Dr. Sirintrapun agrees and suggests that remote sign-out will provide future opportunities and access. “We will be able to democratize digital pathology more, where you’re not stuck in one location. You’re able to sign out cases in different areas and you can create different business models, different efficiencies, and different optimizations, and work to serve underserved populations.” 

Digital pathology is a trend in its infancy 

Digital pathology is also proving to be more essential than ever, such as whole slide imaging and image analysis, which are driving what Dr. Tuthill calls “computational pathology”—“Basically the idea that pathology can no longer be purely subjective but can leverage rigorously analyzed data that can be operated on by a computer,” he explains. 

He sees that molecular and digital pathology, business analytics, and computational pathology are all interrelated and will become more so. “You could not do modern genotyping and phenotyping molecular sequencing without the computer.” 

“Fundamentally, pathology informatics improves quality,” Dr. Sirintrapun says. 

Of course, every laboratory director will have to determine the value of increasing these technologies in their labs, Dr. Tuthill says. While lab directors may resist such things as digitizing their slides, due to the big output of time and money, without utilizing these forms of technology, Dr. Tuthill says a laboratory will have a tough time leveling up.  

“Digital pathology is really the prerequisite to whole slide imaging, which is the prerequisite to using AI in surgical pathology,” Dr. Tuthill notes. “So, if labs want to get to that endpoint, they have to walk the entire walk.” 

AI is becoming more prevalent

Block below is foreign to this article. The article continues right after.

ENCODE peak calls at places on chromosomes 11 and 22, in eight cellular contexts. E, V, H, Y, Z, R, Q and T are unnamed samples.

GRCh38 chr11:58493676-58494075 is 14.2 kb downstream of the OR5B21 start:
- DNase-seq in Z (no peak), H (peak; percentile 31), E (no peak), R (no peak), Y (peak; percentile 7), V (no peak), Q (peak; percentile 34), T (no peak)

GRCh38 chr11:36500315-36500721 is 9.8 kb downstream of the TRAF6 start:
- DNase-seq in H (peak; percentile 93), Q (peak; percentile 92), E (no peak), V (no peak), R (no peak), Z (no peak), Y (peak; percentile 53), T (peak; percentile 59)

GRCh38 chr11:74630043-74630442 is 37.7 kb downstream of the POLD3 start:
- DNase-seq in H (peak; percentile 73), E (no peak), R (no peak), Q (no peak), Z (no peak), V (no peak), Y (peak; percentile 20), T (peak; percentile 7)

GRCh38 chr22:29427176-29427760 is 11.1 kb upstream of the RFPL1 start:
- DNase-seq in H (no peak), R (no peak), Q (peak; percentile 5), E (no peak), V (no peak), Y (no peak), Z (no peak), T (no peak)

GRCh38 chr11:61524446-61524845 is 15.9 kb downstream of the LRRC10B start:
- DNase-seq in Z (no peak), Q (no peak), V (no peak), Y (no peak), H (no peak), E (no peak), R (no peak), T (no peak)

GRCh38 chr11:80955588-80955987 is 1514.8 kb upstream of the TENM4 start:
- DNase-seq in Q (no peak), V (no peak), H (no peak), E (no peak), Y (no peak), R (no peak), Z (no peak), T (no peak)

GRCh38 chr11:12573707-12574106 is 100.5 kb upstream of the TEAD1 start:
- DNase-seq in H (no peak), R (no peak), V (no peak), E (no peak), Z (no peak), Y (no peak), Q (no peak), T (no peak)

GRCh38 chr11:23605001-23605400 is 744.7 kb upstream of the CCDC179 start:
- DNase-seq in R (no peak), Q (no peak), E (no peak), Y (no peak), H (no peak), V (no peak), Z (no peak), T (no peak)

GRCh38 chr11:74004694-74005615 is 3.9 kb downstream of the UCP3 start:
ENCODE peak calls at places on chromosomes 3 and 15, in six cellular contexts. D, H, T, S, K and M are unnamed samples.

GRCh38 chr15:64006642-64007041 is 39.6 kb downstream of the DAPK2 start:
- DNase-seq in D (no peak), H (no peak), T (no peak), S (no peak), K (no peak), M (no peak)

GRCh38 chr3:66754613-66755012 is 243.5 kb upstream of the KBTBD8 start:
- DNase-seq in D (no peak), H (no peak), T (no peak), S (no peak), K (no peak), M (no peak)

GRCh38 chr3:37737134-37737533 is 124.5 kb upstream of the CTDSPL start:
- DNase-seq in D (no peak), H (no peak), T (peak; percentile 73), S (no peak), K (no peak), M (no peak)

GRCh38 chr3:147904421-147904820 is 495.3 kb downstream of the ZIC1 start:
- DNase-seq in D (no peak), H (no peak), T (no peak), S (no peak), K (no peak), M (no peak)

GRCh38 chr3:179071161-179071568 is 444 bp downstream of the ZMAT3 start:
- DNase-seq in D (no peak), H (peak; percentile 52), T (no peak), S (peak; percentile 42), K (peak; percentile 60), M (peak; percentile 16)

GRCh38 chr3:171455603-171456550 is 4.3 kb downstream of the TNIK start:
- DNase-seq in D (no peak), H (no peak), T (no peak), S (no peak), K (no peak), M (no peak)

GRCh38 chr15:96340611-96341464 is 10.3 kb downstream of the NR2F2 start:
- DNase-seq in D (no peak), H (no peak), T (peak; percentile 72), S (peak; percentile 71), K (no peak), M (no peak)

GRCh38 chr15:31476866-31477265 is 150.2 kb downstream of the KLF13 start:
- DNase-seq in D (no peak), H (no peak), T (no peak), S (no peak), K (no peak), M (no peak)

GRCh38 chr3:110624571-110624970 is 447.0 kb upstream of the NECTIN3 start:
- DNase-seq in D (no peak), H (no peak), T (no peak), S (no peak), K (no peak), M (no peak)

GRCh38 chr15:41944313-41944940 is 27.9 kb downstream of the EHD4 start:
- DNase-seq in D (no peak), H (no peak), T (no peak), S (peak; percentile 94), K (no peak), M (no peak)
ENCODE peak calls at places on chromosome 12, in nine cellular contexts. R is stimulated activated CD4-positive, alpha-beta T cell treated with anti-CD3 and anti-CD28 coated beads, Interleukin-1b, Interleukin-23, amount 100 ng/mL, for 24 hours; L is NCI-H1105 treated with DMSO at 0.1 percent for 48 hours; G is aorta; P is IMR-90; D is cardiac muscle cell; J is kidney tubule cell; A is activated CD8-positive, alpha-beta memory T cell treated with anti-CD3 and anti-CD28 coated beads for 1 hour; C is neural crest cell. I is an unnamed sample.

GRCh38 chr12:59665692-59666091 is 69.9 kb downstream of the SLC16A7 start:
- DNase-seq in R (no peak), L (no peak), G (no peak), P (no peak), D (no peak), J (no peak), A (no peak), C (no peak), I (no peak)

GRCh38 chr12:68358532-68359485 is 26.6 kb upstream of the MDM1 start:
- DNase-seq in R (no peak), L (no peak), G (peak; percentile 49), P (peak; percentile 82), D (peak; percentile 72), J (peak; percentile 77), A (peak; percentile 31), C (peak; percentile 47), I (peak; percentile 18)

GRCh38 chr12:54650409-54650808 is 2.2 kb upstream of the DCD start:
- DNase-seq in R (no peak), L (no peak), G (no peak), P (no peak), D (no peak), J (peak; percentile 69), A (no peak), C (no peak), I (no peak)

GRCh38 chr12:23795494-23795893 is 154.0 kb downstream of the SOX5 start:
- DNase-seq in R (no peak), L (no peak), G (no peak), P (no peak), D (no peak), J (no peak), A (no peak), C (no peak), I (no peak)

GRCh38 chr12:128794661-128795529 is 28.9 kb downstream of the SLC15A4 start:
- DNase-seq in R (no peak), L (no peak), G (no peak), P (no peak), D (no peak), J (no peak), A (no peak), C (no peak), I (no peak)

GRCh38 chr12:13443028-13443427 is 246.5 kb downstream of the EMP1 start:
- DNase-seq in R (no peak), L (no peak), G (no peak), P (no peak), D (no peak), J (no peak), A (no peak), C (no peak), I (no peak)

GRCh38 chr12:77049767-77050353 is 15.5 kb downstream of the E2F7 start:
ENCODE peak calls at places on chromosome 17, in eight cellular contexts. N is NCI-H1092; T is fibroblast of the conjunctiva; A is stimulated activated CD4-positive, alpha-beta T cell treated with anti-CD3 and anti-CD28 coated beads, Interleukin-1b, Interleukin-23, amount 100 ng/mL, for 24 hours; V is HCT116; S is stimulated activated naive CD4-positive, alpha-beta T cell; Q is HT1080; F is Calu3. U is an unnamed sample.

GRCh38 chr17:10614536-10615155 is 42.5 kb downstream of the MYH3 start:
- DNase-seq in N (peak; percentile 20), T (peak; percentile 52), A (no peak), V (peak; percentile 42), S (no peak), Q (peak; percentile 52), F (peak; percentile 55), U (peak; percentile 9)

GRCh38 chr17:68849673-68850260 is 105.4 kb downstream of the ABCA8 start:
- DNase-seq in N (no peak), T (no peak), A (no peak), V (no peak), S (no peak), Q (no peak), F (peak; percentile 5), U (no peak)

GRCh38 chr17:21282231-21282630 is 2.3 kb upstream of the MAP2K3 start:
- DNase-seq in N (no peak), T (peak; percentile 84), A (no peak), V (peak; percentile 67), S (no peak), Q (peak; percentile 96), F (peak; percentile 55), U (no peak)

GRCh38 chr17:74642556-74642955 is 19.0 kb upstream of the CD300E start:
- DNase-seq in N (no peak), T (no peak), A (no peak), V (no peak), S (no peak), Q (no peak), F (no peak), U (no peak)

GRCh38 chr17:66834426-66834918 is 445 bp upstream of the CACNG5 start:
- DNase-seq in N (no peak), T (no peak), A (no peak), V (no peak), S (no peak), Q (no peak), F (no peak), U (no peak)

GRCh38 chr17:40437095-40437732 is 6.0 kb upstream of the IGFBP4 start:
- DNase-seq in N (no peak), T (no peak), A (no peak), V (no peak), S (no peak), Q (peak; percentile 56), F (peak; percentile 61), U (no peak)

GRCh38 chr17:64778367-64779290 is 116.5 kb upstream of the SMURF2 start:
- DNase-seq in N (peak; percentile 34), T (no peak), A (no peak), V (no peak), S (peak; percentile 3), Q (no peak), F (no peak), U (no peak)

If laboratories are unsure about adopting AI, Dr. Tuthill explains that most labs are already using some form of it or won’t be able to stay away for long. “People don’t realize that inside your CBC analyzer there are algorithms and AI operating that help you quantify the lymphocytes and the amount of blastocytes and whether you need to do a manual differential, and so on. The same is true in molecular pathology.” 

AI will become more crucial to imaging and pathology, particularly surgical pathology and histopathology, he says. 

“AI will help to overread slides and make sure that pathologists don’t miss things. These tools are becoming primetime and will really assist pathologists,” Dr. Tuthill says. 

He adds that AI can help “determine measurements and values that you couldn’t otherwise make with the human eye, so we’re using AI to predict a lab value that otherwise wasn’t measured.” 

With greater use of AI and other technologies, comes a greater need for clinical informaticians to drive innovation, says Dr. Balis. “If you have a cohort of suitably trained informaticians within pathology and laboratory medicine practices, those individuals can serve as the change agent translators of new ideas into something that can be clinically actuated.” 

Slow to grow 

Of course, finding suitably trained pathology informaticians is difficult due to a lack of programs and fellowships in the specialty. Though the trends are promising and worth getting excited about, Dr. Tuthill warns that there is still a dearth of pathology informatics representation in medical school and training, with fewer than 20 informaticians graduating each year. 

Dr. Balis also worries that without more pathology informaticians to handle the evolving needs of the specialty, the future of informatics technology will wind up in the hands of other data scientists outside the field and be “dumbed down to the common denominator.”  

Without devoting the proper resources to expanding pathology informatics, he warns, “The victim here will be innovation and the pace of improvement.” 

A need for pathology informaticians 

Informaticians will be necessary to interpret the new kinds of molecular assays coming on board, Dr. Sirintrapun says. “Because pathology informatics is transforming so quickly with all these different technologies, you need informaticians who have the skills to make these things happen. Otherwise, we’re just not going to evolve.” 

Dr. Balis agrees that there needs to be a greater effort made to spread the word about the necessity of pathology informatics in medical school and beyond. “I want to underscore how important [pathology informatics] is to everything we do in the laboratory, and it will be even more important for the laboratories of the future,” he says. 






Jordan Rosenfeld

Contributing Writer